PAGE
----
We must name hate and bigotry for what they are, and uproot them in all their forms. We are at a critical moment in our country. And the longer we wait the more irreversible the damage becomes.
ELIE Wiesel once said, “The opposite of love is not hate, it is indifference … We will remember not the words of our enemies, but the silence of our friends.” The Nazis came to power in Germany because of the bystanders as much as the perpetrators. And today, none of us can be bystanders. Silence is guilt. Once again, as we careen further down the path of division, far too many of us are silent.
The line of what is acceptable to us as a nation has lurched and crept, in troubling ways, over the past decade. And those shifts, large and small, have brought us to this time when Virginia Gov. Terry McAuliffe, reflecting on the events in Charlottesville, said, “Let’s think about where we are today. Not one ounce of property damage, not one person went to the hospital outside of the car incident.”
The “car incident” in which Heather Heyer, a 32-year-old woman standing up to hate, was killed when a neo-Nazi deliberately plowed into a crowd of protesters. We have crossed into dangerous territory when the murder of only one peaceful protester and the injuring of 19 people in an act of domestic terrorism comes to be seen as, perhaps, expected, if not acceptable, collateral damage.
Seattle Jewish leaders In solidarity with this Op-Ed
Rabbi Dana Benson
Rabbi Jill Borodin
Rabbi Dan Bridge
Rabbi Ben Hassan
Rabbi David Lipper
Rabbi Aaron C. Meyer
Rabbi Ron-Ami Meyers
Rabbi Rachel Nussbaum
Rabbi Paula Rose
Rabbi Jay Rosenbaum
Amee Huppin Scherer
Rabbi Callie Schulman
Rabbi Daniel Weiner
Rabbi Zari Weiss
Rabbi Ruth Zlotnick
This is where we are today. Heyer died standing up to unbridled hate. She died doing what we all must be doing in every home, in every neighborhood, in every town. We must name hate and bigotry for what they are, and uproot them in all their forms. We are at a critical moment in our country. And the longer we wait the more irreversible the damage becomes.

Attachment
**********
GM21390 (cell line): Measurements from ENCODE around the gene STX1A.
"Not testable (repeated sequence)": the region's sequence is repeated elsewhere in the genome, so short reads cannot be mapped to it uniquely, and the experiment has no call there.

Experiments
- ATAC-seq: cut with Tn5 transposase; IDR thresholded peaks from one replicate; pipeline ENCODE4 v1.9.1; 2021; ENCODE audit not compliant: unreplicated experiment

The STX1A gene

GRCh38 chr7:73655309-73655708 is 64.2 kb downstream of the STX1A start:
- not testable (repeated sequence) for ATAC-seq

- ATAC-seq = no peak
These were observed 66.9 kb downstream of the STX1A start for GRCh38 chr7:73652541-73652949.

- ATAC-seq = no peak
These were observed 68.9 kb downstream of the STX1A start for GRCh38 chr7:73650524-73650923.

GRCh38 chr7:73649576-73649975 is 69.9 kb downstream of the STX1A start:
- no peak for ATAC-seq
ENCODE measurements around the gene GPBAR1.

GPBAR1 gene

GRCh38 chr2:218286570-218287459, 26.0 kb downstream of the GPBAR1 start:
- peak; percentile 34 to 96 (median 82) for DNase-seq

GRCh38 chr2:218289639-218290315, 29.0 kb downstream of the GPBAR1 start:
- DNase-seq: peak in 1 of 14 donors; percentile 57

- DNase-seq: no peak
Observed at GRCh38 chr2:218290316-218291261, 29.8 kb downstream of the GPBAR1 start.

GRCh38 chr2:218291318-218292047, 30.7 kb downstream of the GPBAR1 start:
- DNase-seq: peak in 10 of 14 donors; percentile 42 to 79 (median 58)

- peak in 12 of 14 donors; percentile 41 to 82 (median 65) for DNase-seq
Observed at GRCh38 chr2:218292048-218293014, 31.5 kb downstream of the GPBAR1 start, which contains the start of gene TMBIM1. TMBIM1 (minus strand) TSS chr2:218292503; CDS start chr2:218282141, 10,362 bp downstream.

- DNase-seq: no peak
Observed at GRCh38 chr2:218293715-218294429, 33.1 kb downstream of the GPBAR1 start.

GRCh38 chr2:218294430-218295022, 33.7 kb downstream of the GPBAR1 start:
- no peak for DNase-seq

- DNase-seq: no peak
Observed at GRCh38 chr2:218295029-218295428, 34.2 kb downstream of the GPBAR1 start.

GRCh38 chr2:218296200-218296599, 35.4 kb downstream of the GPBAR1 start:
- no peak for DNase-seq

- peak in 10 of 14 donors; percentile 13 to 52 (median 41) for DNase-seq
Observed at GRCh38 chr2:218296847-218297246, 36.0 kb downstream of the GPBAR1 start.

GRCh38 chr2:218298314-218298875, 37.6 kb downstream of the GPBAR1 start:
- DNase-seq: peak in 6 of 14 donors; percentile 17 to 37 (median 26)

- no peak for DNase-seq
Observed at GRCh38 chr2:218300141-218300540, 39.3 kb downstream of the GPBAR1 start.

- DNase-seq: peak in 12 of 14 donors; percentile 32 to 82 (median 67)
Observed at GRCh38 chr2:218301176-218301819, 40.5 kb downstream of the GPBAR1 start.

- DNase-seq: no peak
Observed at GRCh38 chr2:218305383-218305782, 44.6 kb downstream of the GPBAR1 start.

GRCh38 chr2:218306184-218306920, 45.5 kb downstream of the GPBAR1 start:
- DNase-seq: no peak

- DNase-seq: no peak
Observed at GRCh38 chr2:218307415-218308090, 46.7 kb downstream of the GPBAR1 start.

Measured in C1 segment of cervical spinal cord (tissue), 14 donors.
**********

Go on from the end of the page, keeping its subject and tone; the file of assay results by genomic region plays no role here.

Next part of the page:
We are obligated to call on our leaders, no matter their party affiliation, to stand against bigotry and racist ideologies. We must call on them to be accountable to our nation’s highest values and to our system of justice, which was created to protect the fabric of our civil society — to protect the people who call the United States their home. We must call on those same leaders and demand they consistently and unequivocally denounce the rhetoric and actions of hatred and bigotry — and that they take the necessary steps to back up those words.
People who support and condone white supremacists, neo-Nazis and the extreme right must have no safe harbor in our country. Our leaders — of all party affiliations — must explicitly call them out by denouncing their immoral beliefs and their dangerous actions.
There is no moral equivalency between neo-fascists and those who oppose them. We must not accept this dangerous sleight of hand, nor tepid condemnations unaccompanied by meaningful action — especially from the empowered and the powerful. We know from our history as Americans and as Jews where this road can lead. We must not allow our people or our country to repeat mistakes the world has already made.
Now is a time when each of us must stand up and speak out. We must hold one another accountable and speak unmistakably against all forms of hate, with no room for interpretation. Torches, clubs, swastikas and symbols of the Confederacy are unequivocal messages. For those of us who reject that message, we must speak just as clearly.
The arc of history may bend toward justice, but it does so only because of our choices as individuals and our actions as a community.